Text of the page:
The words of Eliza R. Snow’s beloved hymn, “O My Father,” have faithfully stirred Latter-day Saints for over 130 years—from the pioneers of western America to the members of the distant branches of today’s worldwide Church. A year prior to his death in 1910, fifty-three-year-old John Hafen, an early Latter-day Saint artist, illustrated the text of Sister Snow’s hymn with the following paintings, now on display at Brigham Young University. A short résumé of Brother Hafen’s life follows the illustrations and precedes the stimulating address on the arts in “Speaking Today” by Elder Boyd K. Packer of the Council of the Twelve.
O my Father, thou that dwellest in the high and glorious place. When shall I regain thy presence, and again behold thy face?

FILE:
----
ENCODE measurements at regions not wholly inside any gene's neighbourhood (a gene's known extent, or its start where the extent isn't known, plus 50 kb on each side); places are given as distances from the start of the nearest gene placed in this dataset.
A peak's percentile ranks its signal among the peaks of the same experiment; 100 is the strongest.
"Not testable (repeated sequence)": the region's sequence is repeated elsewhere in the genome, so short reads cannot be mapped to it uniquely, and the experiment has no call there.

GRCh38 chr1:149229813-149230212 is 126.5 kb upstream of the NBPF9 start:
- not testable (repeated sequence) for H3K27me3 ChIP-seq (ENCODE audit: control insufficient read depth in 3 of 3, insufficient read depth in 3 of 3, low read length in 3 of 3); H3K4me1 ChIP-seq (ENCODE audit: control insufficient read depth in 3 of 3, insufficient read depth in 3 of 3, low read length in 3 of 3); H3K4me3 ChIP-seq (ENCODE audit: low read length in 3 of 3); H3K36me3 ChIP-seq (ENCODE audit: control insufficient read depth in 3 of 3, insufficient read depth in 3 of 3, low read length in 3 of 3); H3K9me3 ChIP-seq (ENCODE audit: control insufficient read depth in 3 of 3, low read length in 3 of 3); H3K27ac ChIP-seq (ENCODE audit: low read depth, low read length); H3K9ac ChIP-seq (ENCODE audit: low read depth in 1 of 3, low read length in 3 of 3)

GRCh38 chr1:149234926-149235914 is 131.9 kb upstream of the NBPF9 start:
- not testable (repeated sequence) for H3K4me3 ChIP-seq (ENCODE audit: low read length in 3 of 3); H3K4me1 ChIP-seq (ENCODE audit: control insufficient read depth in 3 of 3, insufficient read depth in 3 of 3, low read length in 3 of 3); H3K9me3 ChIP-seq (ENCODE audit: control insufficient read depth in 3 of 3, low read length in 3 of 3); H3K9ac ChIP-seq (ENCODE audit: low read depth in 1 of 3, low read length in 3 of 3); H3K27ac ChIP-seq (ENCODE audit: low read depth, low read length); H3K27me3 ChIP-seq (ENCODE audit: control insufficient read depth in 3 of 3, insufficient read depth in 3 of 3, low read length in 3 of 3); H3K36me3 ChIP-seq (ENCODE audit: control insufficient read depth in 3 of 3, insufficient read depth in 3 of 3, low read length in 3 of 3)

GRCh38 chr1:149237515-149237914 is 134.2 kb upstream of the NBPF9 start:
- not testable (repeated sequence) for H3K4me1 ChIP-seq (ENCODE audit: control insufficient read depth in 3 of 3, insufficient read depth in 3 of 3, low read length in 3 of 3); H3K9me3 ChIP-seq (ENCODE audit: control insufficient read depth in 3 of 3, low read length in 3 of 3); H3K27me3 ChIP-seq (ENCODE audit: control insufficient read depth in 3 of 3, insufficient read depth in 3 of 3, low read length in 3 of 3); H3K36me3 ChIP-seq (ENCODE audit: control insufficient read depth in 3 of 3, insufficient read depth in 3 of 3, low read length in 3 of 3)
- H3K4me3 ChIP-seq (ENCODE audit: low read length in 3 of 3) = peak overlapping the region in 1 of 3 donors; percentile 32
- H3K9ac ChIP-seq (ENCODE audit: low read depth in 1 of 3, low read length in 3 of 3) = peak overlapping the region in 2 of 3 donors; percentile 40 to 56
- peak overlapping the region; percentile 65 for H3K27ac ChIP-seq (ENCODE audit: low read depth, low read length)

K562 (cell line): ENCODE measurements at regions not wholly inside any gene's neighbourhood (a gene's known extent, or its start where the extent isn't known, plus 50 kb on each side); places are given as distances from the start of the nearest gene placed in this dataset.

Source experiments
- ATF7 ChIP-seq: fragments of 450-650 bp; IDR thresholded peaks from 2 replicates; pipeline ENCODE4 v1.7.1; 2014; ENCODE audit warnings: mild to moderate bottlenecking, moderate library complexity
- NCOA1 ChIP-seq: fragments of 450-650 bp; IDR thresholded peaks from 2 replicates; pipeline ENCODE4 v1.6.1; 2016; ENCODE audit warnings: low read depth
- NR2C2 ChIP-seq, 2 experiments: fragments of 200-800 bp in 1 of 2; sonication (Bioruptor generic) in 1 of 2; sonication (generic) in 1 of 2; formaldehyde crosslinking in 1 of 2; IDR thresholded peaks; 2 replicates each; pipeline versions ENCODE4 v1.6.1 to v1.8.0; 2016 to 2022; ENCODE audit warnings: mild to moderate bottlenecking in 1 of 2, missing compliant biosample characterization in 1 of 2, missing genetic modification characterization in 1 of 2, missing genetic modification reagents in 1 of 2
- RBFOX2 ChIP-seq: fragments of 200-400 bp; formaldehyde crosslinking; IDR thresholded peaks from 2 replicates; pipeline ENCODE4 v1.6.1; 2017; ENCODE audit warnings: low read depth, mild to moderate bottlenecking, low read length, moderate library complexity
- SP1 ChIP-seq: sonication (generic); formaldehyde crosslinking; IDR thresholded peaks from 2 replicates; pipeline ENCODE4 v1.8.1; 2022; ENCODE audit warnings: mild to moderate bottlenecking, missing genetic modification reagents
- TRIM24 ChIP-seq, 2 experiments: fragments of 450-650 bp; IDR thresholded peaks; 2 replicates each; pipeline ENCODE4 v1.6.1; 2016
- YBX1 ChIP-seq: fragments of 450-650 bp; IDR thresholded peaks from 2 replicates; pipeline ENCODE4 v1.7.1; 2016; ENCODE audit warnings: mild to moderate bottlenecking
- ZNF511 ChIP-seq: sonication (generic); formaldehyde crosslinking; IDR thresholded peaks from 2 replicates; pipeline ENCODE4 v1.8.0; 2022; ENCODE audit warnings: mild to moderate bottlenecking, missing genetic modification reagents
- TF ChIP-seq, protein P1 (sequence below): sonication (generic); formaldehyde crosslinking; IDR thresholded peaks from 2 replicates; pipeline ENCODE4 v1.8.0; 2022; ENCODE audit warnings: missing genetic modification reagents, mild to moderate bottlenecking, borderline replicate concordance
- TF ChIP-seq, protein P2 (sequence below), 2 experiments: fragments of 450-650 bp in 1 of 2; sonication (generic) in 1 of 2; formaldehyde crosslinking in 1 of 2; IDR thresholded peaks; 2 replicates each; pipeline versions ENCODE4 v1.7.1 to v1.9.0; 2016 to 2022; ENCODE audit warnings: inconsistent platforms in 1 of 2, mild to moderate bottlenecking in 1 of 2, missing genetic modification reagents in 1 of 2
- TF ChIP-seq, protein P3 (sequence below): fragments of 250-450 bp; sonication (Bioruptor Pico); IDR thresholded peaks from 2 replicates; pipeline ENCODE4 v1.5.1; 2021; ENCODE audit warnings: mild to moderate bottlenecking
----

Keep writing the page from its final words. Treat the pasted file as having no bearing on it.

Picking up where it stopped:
In thy holy habitation, did my spirit once reside? In my first primeval childhood, was I nurtured near thy side?
For a wise and glorious purpose thou hast placed me here on earth, and withheld the recollection of my former friends and birth.
Yet oft-times a secret something whispered, “You’re a stranger here;” And I felt that I had wandered from a more exalted sphere.
I had learned to call thee Father, through thy Spirit from on high. But until the key of knowledge was restored, I knew not why.
In the heavens are parents single? No; the thought makes reason stare! Truth is reason, truth eternal tells me I’ve a mother there.
When I leave this frail existence, when I lay this mortal by, Father, Mother, may I meet you in your royal courts on high?
Then, at length, when I’ve completed all you sent me forth to do, With your mutual approbation let me come and dwell with you.